Survey of London: Volumes 33 and 34, St Anne Soho. Originally published by London County Council, London, 1966.
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Newport Place is a street of unequal width and devious route which runs from the junction of Lisle Street and the present Little Newport Street to Shaftesbury Avenue. Until the formation of Shaftesbury Avenue in 1883–6 the northern part was known as Hayes Court, and until 1939 the southern end, to the south of Newport Court, was part of Little Newport Street. After the formation of Shaftesbury Avenue all except this southern end was known as Newport Street or Newport Buildings or Dwellings, but in 1939 the whole street from Lisle Street to Shaftesbury Avenue was renamed Newport Place.
The southern and narrowest part of Newport Place probably represents the end of the so-called Military Street which led to the gate at the southeast corner of the Military Ground (see fig. 86 and page 361). The rest of the street occupies the site of the waste ground, between the wall of the Military Ground and the garden wall of Newport House, which was granted in 1676 to Charles, Lord Gerard, and let by him in 1677 to Nicholas Barbon. The wide, central part of Newport Place was left open by Barbon, possibly because he intended, when he obtained possession of the Newport House site on the east, to lay out a square with the Earl of Devonshire's house on its north side. The open space is, in fact, called 'Bearbone' Square on Rocque's map of 1746 (Plate 4).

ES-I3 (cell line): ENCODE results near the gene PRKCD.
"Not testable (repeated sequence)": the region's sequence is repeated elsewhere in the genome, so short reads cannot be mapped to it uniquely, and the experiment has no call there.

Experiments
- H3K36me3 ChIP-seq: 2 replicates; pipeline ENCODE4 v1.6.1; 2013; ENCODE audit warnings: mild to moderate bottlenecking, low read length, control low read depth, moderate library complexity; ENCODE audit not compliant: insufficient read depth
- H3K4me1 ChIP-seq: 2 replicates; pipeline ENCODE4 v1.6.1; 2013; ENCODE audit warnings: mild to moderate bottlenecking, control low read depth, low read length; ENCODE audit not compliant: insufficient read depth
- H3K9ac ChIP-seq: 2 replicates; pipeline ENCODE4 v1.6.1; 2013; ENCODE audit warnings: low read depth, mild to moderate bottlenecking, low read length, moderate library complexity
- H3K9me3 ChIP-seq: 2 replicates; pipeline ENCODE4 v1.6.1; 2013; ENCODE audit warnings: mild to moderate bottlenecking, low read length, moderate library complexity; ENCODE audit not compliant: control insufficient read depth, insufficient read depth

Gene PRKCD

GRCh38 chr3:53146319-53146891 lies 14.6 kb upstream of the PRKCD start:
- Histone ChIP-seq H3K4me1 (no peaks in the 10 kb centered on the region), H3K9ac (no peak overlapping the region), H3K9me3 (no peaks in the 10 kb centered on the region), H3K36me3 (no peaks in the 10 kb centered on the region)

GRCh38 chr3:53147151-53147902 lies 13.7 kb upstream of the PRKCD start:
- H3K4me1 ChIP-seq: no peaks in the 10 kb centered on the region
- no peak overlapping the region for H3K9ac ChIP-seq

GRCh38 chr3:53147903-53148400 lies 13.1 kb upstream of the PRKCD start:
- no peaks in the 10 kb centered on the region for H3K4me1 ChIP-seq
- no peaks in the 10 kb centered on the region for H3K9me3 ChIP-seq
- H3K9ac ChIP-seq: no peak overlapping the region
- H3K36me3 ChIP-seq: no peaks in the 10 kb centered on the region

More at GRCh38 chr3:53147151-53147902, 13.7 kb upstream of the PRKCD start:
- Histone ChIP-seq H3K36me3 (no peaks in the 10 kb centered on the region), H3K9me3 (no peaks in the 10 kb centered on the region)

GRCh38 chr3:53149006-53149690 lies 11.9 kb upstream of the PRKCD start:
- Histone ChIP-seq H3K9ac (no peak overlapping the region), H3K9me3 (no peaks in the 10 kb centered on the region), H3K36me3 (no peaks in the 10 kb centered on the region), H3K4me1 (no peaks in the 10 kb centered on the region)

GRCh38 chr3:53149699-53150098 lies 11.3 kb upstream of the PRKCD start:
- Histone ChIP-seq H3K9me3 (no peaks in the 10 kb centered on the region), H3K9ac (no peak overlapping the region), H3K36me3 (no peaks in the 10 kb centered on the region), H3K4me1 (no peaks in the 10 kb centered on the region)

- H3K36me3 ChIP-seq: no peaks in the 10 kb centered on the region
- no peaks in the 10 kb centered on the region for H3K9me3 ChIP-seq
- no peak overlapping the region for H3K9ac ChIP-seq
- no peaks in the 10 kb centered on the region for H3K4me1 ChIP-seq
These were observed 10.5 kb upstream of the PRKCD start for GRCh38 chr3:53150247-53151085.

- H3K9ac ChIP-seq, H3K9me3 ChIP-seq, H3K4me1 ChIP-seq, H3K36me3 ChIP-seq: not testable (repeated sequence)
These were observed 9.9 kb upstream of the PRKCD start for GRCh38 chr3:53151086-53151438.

Hayes Court was built in about 1683 (fn. 1) and was evidently named after Barbon's wife Margaret, whose maiden name was Hayes. (fn. 2) In the earlier part of the eighteenth century it was often referred to as Hayes 'alias Eyre' Court. Emslie's sketch of 1880 (Plate 57a) shows Hayes Court as a paved street without a roadway, lined with modest houses, each three storeys high and two windows wide. Shop fronts had been incorporated into the ground storey, but the upper part of the fronts had a late seventeenth-century character, with flush-framed windows in straight-arched openings, and storey bandcourses. The parapets, partly concealing the tiled roofs, had probably replaced wooden eaves-cornices.
No. 9 Newport Place
This house was built by John Meard under a building lease granted to him in 1729 by John Jeffreys, (fn. 3) and is one of several houses which were rebuilt by Meard at this time. The front is four storeys high and three windows wide. It is built of brick, presumably stocks with red dressings, now uniformly painted white. Brick bandcourses mark the floor levels, and the plain window-openings have stone sills and flat arches of gauged brickwork. The windows are modern casements, set in flush frames. A nondescript modern shop front fills the ground storey and, as far as can be ascertained, the interior is without interest.